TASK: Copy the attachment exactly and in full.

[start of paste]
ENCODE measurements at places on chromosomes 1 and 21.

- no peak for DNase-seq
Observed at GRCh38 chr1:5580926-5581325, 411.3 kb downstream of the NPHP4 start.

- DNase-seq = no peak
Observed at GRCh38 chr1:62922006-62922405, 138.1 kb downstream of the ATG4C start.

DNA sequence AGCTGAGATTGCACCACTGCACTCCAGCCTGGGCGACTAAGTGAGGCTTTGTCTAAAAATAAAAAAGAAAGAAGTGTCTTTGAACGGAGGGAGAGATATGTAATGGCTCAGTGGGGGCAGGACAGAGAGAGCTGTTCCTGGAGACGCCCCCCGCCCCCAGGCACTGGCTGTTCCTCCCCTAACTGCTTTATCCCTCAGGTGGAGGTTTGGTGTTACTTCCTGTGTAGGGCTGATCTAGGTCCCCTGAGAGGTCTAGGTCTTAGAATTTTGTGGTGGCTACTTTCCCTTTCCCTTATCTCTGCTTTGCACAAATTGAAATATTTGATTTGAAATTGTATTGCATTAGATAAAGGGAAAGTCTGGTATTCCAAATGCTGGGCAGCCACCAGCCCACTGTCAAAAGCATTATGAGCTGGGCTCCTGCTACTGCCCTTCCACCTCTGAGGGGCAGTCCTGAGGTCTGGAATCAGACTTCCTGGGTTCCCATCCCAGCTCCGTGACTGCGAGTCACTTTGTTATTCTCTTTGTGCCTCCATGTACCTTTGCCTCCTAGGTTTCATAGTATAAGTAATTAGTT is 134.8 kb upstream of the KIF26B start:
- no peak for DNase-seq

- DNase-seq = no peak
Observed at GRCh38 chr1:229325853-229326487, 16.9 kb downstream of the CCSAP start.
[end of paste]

ENCODE measurements at places on chromosomes 1 and 21.

- no peak for DNase-seq
Observed at GRCh38 chr1:5580926-5581325, 411.3 kb downstream of the NPHP4 start.

- DNase-seq = no peak
Observed at GRCh38 chr1:62922006-62922405, 138.1 kb downstream of the ATG4C start.

DNA sequence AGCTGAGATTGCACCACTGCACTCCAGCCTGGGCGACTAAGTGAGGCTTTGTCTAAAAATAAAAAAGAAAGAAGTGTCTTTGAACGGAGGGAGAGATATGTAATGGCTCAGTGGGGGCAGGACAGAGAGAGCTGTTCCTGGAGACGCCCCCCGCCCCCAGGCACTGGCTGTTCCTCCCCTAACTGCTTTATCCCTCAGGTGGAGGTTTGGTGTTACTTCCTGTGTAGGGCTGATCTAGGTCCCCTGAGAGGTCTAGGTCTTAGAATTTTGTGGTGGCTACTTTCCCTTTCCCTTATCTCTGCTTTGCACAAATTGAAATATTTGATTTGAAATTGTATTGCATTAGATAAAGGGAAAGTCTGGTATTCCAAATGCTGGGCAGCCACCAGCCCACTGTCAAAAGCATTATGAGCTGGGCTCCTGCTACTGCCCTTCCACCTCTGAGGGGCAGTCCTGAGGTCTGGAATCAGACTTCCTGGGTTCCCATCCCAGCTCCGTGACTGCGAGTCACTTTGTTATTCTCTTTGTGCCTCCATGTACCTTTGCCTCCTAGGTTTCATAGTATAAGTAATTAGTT is 134.8 kb upstream of the KIF26B start:
- no peak for DNase-seq

- DNase-seq = no peak
Observed at GRCh38 chr1:229325853-229326487, 16.9 kb downstream of the CCSAP start.